The whole debate is focused on how someone could legally transfer data from Europeans to countries outside the EU (again the US). EU law requires a sufficient level of data protection (of a personal nature) on the part of its citizens, so that these transfers can be carried out legally. One way to support these transfers in a simple way was through the Safe Harbor Agreement. It was a simple certification for companies to basically show the same data protection standards and thus easily obtain data from Europeans. The European Court of Justice rules on the 2000 data protection agreement with the United States, but will it prevent Facebook from transferring your data from the EU to the US? The Safe Harbour Privacy Principles was developed between 1998 and 2000. They should prevent private organizations in the European Union or the United States that store customer data from accidentally revealing or losing personal data. U.S. companies could opt for a program and be certified if they stick to seven principles and 15 frequently asked questions and answers in accordance with the directive.  In July 2000, the European Commission (EC) decided that US companies that adhere to the principles and register their certification are allowed to transmit EU data to the United States. This is called the Safe Harbor decision.  Following a dispute between Austrian data protection advocate Max Schrems, it was decided that US data protection legislation was insufficient and that the agreement needed to be cancelled. Van Eecke: “With the optimization and development of the existing Safe Harbor system and the addition of a solid application layer, we could come up with a practical solution of the week.
This is what government officials are working on, who are now hampered by the court`s decision. German MEP Jan Philipp Albrecht and activist Max Schrems criticised the new ruling, as they said the Commission could take a “tour of Luxembourg” (where the European Court of Justice is located).  Vera Jourova, a Member of the European Commission responsible for consumer protection, said she was convinced that an agreement could be reached by the end of February.  Many Europeans have called for a mechanism for individual European citizens to file complaints about the use of their data, as well as a transparency system to ensure that the data of European citizens does not fall into the hands of the US secret services.  The Article 29 group acted on this request and stated that it would not be a further delay, until March 2016, to decide on the consequences of the Commission`s new proposal.  The European Commission`s Director of Fundamental Rights, Paul Nemitz, explained at a conference in Brussels in January how the Commission would decide on the adequacy of data protection.  The Economist predicts that it will be more difficult for the Court of Justice to make it more risky once the Commission has adopted a strengthened “adequacy decision”.  Data protection advocate Joe McNamee summed up the situation by pointing out that the Commission had announced agreements prematurely and had thus lost its right to negotiate.  At the same time, the first legal disputes began in Germany: in February 2016, the Hamburg Data Protection Authority was preparing the dispute of three companies that relied on Safe Harbour as a legal basis for their transatlantic data transfers, and two other companies were investigated.  On the other hand, a reaction was immediate.  In a November 2013 statement from the European Commission, the recommendations are clarified to the extent that they … to improve the continuity of European data protection rights when transferring their data to the United States. The intention is for the U.S.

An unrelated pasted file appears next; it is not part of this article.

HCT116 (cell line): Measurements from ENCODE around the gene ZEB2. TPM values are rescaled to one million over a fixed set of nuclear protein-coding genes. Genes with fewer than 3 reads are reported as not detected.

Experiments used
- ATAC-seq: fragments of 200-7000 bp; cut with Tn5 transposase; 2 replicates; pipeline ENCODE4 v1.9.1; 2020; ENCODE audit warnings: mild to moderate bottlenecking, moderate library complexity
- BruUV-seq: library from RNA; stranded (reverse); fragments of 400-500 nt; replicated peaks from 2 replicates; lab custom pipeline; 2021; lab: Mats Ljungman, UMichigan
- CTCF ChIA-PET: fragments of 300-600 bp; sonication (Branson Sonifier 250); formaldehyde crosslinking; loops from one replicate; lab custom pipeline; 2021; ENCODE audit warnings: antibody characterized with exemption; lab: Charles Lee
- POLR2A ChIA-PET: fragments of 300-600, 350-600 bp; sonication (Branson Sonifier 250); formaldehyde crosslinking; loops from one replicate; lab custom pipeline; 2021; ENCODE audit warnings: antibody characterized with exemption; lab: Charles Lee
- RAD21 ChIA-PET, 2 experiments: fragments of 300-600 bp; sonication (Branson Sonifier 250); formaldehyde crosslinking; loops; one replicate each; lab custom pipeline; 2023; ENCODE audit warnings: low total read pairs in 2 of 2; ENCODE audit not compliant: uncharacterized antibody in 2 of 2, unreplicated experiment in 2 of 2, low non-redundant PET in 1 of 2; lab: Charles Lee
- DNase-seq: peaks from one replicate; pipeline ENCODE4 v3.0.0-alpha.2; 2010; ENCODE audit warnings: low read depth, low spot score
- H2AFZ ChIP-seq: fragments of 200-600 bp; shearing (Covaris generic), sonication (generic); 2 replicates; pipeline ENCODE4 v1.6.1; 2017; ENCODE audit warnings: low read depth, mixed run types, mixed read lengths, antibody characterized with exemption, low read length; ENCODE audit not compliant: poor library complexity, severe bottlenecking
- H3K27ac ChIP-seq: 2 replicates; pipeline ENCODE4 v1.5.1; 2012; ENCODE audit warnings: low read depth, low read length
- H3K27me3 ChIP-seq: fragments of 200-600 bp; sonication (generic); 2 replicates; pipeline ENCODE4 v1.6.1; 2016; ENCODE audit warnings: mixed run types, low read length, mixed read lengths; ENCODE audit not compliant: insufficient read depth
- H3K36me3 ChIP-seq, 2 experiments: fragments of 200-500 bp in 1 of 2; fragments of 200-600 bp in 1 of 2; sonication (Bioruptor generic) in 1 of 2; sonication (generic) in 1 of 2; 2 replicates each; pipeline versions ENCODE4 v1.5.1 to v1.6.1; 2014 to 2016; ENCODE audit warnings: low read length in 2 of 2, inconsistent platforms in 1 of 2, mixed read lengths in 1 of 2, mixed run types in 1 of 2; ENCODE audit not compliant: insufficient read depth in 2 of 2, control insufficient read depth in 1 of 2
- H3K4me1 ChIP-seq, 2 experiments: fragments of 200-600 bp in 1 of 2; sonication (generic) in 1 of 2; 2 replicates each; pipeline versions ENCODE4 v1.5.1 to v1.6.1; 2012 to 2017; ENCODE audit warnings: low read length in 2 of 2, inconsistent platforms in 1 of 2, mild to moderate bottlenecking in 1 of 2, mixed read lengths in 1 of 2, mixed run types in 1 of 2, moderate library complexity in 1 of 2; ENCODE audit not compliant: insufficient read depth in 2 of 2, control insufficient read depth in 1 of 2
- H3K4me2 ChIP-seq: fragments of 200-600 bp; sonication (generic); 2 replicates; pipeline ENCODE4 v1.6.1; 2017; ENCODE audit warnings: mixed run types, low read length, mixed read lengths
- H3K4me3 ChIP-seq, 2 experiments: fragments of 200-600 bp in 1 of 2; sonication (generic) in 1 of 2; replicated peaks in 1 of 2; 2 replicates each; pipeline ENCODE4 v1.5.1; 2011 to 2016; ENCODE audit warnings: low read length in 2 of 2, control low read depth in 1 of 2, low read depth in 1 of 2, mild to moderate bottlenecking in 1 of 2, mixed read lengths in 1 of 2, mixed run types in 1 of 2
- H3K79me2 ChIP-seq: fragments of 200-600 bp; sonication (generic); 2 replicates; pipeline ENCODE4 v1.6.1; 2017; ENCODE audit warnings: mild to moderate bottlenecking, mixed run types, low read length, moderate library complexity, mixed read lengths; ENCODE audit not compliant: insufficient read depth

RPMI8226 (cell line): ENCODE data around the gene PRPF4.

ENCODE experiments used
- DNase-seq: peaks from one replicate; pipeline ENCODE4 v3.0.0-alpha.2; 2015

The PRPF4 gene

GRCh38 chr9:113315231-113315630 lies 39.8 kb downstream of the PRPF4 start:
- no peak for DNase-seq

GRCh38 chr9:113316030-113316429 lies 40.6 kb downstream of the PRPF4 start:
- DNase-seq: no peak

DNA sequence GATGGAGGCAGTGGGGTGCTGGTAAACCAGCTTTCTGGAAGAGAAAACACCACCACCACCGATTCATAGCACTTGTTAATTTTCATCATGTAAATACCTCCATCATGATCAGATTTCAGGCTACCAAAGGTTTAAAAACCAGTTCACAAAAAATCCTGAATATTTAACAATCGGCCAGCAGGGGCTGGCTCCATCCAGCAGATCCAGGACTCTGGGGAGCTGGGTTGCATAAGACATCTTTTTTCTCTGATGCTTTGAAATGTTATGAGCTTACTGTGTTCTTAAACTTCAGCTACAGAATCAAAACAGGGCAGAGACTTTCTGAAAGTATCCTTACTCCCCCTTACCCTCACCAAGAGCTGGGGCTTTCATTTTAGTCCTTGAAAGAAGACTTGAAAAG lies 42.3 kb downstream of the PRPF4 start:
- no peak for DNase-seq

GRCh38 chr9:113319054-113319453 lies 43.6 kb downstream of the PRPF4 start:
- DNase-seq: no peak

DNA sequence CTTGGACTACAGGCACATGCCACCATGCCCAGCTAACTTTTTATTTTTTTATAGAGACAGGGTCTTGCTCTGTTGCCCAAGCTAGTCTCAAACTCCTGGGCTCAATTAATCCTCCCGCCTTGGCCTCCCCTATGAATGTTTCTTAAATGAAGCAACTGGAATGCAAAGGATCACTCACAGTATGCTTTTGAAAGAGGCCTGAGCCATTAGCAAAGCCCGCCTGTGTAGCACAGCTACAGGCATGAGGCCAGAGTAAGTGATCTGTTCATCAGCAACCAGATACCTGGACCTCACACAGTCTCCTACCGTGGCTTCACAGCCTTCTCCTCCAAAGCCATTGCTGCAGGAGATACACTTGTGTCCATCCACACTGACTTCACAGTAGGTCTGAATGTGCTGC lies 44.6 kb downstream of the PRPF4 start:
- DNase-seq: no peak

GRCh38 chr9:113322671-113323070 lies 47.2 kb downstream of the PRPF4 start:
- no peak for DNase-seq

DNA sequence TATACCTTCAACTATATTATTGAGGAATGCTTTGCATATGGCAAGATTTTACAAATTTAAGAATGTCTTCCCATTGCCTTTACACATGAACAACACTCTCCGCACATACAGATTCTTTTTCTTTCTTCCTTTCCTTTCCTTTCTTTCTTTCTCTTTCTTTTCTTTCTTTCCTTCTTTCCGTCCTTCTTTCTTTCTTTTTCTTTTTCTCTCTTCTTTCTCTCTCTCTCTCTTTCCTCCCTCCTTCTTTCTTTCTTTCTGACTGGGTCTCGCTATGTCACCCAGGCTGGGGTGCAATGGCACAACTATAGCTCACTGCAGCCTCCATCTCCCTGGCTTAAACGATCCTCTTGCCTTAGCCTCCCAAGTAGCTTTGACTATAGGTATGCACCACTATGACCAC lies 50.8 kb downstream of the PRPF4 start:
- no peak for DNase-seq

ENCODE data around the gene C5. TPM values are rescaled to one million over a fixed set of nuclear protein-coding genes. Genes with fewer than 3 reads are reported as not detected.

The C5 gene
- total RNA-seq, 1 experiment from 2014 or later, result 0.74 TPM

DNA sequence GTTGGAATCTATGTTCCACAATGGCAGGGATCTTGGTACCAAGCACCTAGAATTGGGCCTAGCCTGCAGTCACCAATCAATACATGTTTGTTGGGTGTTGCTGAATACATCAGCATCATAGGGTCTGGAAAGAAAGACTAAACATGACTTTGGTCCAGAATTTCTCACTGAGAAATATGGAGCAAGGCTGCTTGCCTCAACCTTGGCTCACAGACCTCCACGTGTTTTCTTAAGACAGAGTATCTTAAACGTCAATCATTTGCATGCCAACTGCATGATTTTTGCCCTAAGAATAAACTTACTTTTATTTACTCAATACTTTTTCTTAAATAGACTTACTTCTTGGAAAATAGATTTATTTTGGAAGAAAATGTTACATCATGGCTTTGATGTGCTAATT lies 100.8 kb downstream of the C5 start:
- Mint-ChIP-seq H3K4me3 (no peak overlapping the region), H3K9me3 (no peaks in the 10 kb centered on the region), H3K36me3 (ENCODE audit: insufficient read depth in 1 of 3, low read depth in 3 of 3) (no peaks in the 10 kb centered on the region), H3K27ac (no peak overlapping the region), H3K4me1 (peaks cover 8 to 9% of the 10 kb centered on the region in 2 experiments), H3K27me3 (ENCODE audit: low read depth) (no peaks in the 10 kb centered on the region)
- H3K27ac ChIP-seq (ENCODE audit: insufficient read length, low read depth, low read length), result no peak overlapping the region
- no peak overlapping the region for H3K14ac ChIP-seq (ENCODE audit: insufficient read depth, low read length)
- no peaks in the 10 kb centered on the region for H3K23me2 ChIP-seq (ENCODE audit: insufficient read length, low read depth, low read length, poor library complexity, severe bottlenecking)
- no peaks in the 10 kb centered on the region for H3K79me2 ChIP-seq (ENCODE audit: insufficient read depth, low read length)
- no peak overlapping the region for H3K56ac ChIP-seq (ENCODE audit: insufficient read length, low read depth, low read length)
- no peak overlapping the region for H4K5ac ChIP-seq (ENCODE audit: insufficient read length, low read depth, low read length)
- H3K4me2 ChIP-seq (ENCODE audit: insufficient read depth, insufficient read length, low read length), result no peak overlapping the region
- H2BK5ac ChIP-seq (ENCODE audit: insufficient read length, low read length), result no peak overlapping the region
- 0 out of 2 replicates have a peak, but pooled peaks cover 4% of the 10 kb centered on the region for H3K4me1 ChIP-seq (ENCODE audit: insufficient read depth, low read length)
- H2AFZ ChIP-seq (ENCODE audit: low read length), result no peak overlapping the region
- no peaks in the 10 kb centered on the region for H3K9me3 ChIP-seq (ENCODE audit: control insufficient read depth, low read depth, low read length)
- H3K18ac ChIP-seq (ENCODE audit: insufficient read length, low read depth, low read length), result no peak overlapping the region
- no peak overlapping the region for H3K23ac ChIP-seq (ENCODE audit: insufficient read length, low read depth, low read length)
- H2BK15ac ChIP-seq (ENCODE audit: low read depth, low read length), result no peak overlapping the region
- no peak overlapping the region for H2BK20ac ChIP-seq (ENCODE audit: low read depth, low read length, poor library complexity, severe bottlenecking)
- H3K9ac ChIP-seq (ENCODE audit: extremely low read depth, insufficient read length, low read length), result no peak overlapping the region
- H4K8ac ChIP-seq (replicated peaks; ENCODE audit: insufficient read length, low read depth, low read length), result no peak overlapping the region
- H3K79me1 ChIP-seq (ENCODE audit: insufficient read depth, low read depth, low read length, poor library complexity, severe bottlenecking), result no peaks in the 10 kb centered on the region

Chamber of Commerce to identify companies that do not fully comply with the new